Launde Abbey is a holy place, steeped in a long and rich history of engagement with the divine, a place energising and shaping religious meaning, an environment freighted with the comfort and challenge of human-divine relationship, a spiritual well enabling guests and staff to make sense of their experience as they plumb its depths. Of course the Abbey has had different seasons – some times of dormancy, some times of intense prayerful focus, some times of spiritual apathy, but over time it has proved itself to be pregnant with spiritual possibility for the seeker. What of course enables our openness to this holiness has always been obedience to our Lord Jesus, his way and his teaching, and thus having a community at Launde which prayerfully and diligently endeavours to live Christ’s way makes a huge difference in accessing that which lies at the heart of Launde. In the Celtic tradition the phrase ‘colonies of heaven’ is used – Christian communities whose practices include welcoming all, placing prayer at the centre, embodying a simplicity of life, exercising warm hospitality, inviting the embrace of God’s healing; and people themselves who are quick to forgive, slow to take offence, where mercy always triumphs over judgement, and leaders do not climb ladders (propped in any case against the wrong walls) but who dig deeper to be servants of all. Such witness becomes part of the “Living waters” which refresh, and the enduring faith of generation upon generation of such witnesses hallows this environment. Indeed one can find, in sitting in Launde’s cool and calm chapel, absorbing centuries of prayer and worship, that in the outward and inner silences we more easily register something of the great cloud of witnesses surrounding us.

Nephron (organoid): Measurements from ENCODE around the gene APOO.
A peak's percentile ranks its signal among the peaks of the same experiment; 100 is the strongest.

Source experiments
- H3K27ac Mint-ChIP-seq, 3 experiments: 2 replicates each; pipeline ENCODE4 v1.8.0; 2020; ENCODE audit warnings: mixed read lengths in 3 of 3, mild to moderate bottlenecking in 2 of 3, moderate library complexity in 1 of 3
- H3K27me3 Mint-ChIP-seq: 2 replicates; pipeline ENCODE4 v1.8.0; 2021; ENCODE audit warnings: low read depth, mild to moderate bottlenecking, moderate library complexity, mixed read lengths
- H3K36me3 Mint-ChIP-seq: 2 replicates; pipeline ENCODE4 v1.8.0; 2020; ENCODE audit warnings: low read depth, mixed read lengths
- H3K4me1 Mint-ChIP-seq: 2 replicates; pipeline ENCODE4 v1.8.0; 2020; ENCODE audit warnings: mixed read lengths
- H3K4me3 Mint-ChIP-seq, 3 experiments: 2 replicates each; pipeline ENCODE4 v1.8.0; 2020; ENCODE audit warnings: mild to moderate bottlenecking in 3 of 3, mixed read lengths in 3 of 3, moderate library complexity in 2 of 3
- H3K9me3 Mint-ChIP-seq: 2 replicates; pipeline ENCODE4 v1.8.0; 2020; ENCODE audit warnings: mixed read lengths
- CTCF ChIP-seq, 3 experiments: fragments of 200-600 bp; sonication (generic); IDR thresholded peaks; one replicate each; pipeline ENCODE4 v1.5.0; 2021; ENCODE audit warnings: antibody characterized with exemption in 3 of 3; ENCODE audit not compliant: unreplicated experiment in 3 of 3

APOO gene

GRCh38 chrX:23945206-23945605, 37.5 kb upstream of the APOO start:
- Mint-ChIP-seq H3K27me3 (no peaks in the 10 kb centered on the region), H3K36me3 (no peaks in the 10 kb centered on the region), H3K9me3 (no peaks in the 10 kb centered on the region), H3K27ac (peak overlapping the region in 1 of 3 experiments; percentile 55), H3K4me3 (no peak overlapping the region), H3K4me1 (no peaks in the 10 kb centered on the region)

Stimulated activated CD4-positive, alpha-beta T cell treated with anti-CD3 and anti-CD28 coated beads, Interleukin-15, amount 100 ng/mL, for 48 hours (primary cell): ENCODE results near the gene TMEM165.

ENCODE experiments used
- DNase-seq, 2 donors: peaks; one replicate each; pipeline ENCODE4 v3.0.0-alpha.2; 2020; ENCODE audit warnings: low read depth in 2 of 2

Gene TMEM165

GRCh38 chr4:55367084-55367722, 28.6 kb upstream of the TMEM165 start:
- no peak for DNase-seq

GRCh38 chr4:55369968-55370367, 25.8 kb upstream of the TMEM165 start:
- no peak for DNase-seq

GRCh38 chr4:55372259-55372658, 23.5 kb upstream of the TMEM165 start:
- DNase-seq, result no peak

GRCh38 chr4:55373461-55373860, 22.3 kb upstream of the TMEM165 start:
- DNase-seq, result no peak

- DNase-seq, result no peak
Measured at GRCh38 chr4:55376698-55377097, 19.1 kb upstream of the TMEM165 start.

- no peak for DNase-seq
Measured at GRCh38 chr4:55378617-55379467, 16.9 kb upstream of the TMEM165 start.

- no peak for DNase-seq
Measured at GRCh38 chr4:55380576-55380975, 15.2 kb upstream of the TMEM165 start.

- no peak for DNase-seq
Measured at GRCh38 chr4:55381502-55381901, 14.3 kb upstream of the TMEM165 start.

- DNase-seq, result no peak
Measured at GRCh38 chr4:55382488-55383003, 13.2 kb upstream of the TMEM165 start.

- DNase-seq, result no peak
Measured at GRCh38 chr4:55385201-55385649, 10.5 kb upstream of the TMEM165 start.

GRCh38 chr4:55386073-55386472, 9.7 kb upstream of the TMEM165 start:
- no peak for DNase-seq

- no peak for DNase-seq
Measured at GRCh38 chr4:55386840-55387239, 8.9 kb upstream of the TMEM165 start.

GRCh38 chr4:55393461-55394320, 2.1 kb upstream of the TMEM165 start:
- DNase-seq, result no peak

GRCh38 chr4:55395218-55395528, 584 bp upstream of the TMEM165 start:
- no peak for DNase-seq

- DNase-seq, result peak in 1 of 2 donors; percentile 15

The proof, finally, is in the pudding, so perhaps instead of ruminating one should ‘come and see’, remembering these words of T.S. Eliot,
You are not here to verify
Instruct yourself, or inform curiosity
Or carry report. You are here to kneel
Where prayer has been valid
From an article during the Remembrance Day season by Dr Steve Gould, a Friend of Launde who lives in Perth, Australia.
Seeking answers to (some big questions) led me to discover Launde. I was born in Northamptonshire 58 years ago, 15 years after the end of WW2. My family never had a car, so I spent my youth in the vicinity of Corby and nearby Desborough, not venturing very far from either. I migrated to Western Australia in mid life and was away for over 20 years before returning to visit. I still have family here and on visiting them I made an internet search for accommodation to which I could escape for solitude – and found Launde.
For me, the draw to return ‘home’ was mostly my connection to the land. Or, rather, an increasing feeling of disconnection from the source of my life force. I was tired and wearing out. Yet while I was living here I took never noticed the need. For dust thou art, and unto dust shalt thou return….